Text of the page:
> (at least for our constant-folding code) for "negative" offsets.

OK.  The definitive fix would be to use ssizetype for offsets and restrict 
sizetype to size calculations.  Changing the precision would be a kludge.
Richard Guenther - March 19, 2012, 11:35 a.m.
On Mon, 19 Mar 2012, Eric Botcazou wrote:

> > No, about the disagreement of the precision of ptrdiff_t and that
> > of sizetype.  See c-common.c:pointer_int_sum:
> >
> >   /* Convert the integer argument to a type the same size as sizetype
> >      so the multiply won't overflow spuriously.  */
> >   if (TYPE_PRECISION (TREE_TYPE (intop)) != TYPE_PRECISION (sizetype)
> >
> >       || TYPE_UNSIGNED (TREE_TYPE (intop)) != TYPE_UNSIGNED (sizetype))
> >
> >     intop = convert (c_common_type_for_size (TYPE_PRECISION (sizetype),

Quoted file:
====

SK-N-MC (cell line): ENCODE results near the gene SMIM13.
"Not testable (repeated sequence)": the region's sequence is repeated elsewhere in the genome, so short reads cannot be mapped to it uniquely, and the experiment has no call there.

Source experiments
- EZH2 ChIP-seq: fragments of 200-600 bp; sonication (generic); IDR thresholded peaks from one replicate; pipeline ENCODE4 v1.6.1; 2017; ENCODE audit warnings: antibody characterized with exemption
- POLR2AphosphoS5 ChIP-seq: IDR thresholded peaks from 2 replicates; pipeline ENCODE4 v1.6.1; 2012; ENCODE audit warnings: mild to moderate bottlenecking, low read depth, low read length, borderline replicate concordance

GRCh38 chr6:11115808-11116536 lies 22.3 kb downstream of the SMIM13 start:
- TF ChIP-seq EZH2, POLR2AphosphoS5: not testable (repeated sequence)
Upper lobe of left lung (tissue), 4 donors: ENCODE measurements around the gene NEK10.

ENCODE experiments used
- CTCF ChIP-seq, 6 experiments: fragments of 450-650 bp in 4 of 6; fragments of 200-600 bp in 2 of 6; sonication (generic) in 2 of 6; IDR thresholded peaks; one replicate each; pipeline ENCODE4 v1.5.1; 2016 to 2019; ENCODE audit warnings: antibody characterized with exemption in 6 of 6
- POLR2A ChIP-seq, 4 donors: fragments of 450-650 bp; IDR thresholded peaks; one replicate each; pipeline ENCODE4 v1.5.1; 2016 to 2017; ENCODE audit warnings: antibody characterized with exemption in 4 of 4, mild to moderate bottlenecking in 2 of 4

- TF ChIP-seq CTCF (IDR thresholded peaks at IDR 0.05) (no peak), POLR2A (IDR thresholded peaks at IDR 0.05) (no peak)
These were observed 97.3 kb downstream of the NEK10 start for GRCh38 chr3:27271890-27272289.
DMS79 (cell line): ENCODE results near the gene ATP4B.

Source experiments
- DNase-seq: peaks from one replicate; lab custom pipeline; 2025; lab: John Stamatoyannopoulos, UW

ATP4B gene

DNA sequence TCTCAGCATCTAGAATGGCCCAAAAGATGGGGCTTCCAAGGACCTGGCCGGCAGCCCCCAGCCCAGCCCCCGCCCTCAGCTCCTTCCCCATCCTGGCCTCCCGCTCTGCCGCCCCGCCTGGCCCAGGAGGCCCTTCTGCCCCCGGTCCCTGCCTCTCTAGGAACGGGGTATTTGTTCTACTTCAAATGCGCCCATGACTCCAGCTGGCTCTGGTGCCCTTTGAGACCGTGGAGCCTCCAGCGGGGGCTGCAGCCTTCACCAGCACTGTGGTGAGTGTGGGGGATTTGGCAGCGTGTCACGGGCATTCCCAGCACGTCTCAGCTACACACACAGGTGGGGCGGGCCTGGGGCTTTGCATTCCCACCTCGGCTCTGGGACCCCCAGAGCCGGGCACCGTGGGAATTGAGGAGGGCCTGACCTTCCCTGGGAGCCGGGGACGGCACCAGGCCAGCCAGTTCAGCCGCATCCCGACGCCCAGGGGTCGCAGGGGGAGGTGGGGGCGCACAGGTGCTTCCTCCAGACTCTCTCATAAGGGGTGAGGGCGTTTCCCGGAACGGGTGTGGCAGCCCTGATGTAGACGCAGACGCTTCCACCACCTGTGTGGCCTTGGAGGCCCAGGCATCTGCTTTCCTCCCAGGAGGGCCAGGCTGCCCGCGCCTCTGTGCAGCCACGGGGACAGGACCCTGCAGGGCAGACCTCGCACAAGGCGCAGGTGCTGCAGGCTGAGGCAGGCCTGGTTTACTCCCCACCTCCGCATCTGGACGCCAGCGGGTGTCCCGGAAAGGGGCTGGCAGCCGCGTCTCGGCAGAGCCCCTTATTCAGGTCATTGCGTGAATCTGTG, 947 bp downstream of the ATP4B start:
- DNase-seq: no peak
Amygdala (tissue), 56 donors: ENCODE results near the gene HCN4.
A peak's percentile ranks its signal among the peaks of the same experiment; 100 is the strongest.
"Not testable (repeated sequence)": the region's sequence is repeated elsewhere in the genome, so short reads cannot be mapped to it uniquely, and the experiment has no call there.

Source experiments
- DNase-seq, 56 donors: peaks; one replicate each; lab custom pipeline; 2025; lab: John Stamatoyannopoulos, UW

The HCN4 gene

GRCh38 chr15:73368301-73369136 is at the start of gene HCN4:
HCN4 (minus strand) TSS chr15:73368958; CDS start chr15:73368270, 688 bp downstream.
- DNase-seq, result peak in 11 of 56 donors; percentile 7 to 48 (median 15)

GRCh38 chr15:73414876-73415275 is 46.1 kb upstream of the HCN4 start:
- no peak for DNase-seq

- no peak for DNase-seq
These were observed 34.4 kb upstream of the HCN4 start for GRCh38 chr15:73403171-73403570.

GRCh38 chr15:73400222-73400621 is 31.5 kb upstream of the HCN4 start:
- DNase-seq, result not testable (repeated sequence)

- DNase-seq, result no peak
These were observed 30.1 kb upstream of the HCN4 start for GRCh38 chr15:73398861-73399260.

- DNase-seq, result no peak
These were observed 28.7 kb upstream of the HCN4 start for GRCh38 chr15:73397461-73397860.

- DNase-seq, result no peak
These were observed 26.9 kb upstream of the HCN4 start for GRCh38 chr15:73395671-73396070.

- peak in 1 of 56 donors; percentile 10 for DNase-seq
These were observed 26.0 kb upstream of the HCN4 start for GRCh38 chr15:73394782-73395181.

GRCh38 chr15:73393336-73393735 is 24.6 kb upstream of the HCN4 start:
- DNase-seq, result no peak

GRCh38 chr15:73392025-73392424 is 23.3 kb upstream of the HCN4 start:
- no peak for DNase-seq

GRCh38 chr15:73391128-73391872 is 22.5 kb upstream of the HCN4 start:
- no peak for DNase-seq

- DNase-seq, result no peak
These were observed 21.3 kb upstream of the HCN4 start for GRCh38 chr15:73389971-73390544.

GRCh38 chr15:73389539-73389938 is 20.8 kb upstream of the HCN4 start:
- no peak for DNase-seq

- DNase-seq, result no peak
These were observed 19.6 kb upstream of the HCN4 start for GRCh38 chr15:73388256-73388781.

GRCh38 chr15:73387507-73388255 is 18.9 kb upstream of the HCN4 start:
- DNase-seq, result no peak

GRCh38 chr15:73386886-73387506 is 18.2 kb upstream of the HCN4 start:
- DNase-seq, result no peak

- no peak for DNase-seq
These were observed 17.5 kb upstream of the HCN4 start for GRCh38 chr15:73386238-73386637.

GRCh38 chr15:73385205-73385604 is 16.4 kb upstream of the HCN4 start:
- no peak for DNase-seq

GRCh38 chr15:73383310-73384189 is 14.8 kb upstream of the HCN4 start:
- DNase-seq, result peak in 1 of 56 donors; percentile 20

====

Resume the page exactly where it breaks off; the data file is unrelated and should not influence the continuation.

> >                                              TYPE_UNSIGNED (sizetype)),
> > intop);
> >
> > and consider what happens for example on m32c - we truncate the
> > 24bit ptrdiff_t to the 16bit sizetype, losing bits.  And we are
> > performing the index * size multiplication in a maybe artificially
> > large type, losing information about overflow behavior and possibly
> > generating slow code for no good reason.
> 
> That seems to be again the POINTER_PLUS_EXPR issue, not sizetype per se.

Yes.

> > Well, because if sizetype is SImode (with -m32) and bitsizetype DImode
> > (we round up its precision to 64bits) then a negative byte-offset
> > in the unsigned sizetype is 0xffff for example.  When we then perform
> > arithmetic on bits, say (bitsizetype)sz * BITS_PER_UNIT + 9 we get
> > 0xffff * 8 == 0x80001 (oops) + 9 == 0x80001.  bitsizetype is of too
> > large precision to be a modulo-arithmetic bit-equivalent to sizetype